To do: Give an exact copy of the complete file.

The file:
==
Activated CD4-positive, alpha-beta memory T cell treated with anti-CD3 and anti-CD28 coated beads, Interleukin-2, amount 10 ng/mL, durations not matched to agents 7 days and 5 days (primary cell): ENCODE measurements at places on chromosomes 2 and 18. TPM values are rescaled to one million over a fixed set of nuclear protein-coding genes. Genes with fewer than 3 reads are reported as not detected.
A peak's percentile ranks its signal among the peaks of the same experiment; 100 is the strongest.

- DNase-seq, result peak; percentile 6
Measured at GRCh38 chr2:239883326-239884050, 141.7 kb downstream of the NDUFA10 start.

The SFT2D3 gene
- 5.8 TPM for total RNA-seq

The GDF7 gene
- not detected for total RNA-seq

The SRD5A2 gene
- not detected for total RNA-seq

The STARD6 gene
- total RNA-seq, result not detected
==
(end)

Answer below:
Activated CD4-positive, alpha-beta memory T cell treated with anti-CD3 and anti-CD28 coated beads, Interleukin-2, amount 10 ng/mL, durations not matched to agents 7 days and 5 days (primary cell): ENCODE measurements at places on chromosomes 2 and 18. TPM values are rescaled to one million over a fixed set of nuclear protein-coding genes. Genes with fewer than 3 reads are reported as not detected.
A peak's percentile ranks its signal among the peaks of the same experiment; 100 is the strongest.

- DNase-seq, result peak; percentile 6
Measured at GRCh38 chr2:239883326-239884050, 141.7 kb downstream of the NDUFA10 start.

The SFT2D3 gene
- 5.8 TPM for total RNA-seq

The GDF7 gene
- not detected for total RNA-seq

The SRD5A2 gene
- not detected for total RNA-seq

The STARD6 gene
- total RNA-seq, result not detected